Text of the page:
For assessing performances, we used a terminology borrowed from confusion matrices. Four classification outcomes can be encountered in the dual-class problem considered here: true positives (TP), false positives (FP), true negatives (TN), and false negatives (FN). If we consider a variable xselectedn which takes 1 when the nth event is designated as a spindle by the algorithm and otherwise takes 0, these four cases are obtained as follow:

 TPx˜nselected=1  x˜nexpert=1    (15)
TNx˜nselected=0  x˜nexpert=0    (16)
 FPx˜nselected=1  x˜nexpert=0    (17)
FNx˜nselected=0  x˜nexpert=1    (18)

Counts of each outcome are labeled respectively NTP, NTN, NFP, and NFN and are the constitutive elements of the metrics used to score our algorithm (see Table 1). Here, we are measuring agreement using a “by-event” approach (Warby et al., 2014) where an agreement is marked if and only if a specific point (i.e., the local maximum of the ridge) is within one of the spindle windows scored by the expert. The total number of events Ne (i.e., Ne = NTP + NFP + NFN + NTN) is defined by the segmentation described in section Wavelet ridge and temporal markers in the time-frequency plane.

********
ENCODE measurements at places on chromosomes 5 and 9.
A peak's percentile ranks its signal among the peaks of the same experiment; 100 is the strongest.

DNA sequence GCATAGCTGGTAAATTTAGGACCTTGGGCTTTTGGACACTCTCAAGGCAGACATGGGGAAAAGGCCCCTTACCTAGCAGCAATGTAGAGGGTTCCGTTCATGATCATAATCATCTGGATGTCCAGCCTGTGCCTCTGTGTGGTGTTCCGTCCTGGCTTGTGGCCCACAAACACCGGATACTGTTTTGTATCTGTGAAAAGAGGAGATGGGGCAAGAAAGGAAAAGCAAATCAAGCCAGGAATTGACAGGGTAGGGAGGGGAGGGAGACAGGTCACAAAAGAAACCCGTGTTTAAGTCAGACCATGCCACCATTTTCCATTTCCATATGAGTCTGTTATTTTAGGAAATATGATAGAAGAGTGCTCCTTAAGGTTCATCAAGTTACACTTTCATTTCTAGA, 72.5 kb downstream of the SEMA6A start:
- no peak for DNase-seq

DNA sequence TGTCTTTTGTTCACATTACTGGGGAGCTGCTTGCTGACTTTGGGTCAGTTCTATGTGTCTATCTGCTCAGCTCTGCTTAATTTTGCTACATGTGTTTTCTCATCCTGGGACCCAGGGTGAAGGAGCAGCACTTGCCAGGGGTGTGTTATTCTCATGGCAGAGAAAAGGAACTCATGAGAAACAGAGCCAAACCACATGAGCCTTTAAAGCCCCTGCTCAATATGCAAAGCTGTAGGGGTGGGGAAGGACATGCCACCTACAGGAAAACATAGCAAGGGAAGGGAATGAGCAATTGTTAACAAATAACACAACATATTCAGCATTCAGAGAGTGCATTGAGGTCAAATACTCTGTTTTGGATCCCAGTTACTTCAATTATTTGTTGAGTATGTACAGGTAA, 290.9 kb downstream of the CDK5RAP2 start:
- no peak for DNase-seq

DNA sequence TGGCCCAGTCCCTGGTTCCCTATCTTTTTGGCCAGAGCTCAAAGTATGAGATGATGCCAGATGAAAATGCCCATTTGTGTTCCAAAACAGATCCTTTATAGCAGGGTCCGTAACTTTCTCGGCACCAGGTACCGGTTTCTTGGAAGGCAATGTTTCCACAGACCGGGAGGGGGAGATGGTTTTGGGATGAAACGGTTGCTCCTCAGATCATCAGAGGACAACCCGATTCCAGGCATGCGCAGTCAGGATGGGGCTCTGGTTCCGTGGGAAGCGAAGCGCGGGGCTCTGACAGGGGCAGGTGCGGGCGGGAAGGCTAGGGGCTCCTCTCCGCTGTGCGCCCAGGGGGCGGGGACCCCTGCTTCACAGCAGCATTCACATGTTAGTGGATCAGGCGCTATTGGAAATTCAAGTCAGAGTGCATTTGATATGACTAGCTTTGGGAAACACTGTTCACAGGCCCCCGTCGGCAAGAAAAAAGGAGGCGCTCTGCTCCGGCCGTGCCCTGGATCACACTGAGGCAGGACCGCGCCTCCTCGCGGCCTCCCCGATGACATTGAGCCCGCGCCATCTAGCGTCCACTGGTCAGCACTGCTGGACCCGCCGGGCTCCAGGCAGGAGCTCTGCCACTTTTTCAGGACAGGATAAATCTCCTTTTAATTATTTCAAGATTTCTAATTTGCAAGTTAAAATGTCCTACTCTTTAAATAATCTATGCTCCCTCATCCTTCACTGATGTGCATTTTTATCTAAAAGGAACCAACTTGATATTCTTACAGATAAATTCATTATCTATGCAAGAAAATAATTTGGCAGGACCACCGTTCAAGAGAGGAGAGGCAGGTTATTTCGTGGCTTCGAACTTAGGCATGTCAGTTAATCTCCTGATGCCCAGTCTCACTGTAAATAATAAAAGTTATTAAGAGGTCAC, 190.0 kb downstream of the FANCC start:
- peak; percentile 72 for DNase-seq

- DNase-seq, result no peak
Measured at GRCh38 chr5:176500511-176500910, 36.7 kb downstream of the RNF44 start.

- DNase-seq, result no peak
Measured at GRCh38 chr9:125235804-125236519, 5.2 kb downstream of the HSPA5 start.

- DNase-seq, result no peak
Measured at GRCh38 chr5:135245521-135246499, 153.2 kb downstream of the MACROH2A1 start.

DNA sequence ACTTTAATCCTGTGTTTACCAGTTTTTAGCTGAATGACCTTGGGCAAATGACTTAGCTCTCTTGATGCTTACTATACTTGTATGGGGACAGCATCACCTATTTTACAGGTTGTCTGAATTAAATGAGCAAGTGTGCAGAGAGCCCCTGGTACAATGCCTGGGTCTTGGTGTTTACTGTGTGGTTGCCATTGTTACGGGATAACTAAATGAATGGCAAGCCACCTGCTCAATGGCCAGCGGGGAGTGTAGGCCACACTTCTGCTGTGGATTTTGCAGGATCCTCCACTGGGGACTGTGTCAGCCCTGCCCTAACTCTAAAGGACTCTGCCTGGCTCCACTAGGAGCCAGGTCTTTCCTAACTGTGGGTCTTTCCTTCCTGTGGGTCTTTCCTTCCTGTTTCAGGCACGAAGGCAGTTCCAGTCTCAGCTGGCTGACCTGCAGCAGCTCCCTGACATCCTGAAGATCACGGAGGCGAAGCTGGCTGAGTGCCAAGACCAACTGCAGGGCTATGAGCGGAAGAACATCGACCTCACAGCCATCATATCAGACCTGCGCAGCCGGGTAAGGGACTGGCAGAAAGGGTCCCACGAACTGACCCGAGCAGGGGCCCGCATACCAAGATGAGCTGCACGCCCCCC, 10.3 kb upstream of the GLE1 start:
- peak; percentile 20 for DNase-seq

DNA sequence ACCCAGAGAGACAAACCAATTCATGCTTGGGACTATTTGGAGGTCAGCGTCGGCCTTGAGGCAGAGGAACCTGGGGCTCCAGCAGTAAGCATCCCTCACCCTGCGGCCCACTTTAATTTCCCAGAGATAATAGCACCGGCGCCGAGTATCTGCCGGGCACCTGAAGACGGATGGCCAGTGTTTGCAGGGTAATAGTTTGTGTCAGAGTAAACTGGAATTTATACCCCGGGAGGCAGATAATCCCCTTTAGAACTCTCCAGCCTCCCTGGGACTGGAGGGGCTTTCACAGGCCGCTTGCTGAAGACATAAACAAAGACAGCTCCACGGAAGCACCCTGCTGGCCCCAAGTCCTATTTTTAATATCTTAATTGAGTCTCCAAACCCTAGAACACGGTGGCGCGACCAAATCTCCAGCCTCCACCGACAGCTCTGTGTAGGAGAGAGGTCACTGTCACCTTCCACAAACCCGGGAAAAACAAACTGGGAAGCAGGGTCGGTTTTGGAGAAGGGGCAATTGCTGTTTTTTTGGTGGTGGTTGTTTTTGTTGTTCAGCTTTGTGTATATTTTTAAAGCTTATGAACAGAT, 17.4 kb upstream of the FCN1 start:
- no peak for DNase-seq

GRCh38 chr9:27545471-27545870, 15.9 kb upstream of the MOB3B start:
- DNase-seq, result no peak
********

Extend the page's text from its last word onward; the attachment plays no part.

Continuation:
Implementation

The detector has been implemented as a “process” in Brainstorm (Tadel et al., 2011). The source code is available from the corresponding author.

Sample

We tested our algorithm on polysomnograms recorded in a hospital-based sleep laboratory from 9 (7 women, 2 men) young (mean ± standard deviation: 22.6 ± 2.4 years old) and healthy subjects. Recording was performed at 256 Hz using a Vita-port-3 System (low-passed at 70 Hz with 1-s time constant) and the data were recorded using the Columbus software from TEMEC Instruments (Kerkrade, Netherlands). We used a standard 10–20 EEG sensor grid (C3, C4, Cz, F3, F4, Fz, F7, F8, O1, O2, Oz, P3, P4, Pz, T3, T4, T5, T6, Fp1, Fp2) with a 10 kΩ ear-linked reference as well as bipolar chin EMG, ECG, and EOG. Sleep stages were scored by a certified polysomnographer with 15 years of experience according to modified rules of Rechtschaffen and Kales (1968) adapted for 20-s epochs. Muscle artifacts were automatically detected (Brunner et al., 1996) and visually confirmed. Sleep spindles were scored by the same expert on Fz, Cz, and Pz channels in NREM sleep epochs. Spindle scoring was performed on raw signals according to the rules of the AASM (Iber et al., 2007). Sleep stage distribution per subject (Table S1) as well as number of spindles scored per derivation per subject (Table S2) are provided as Supplementary Documents.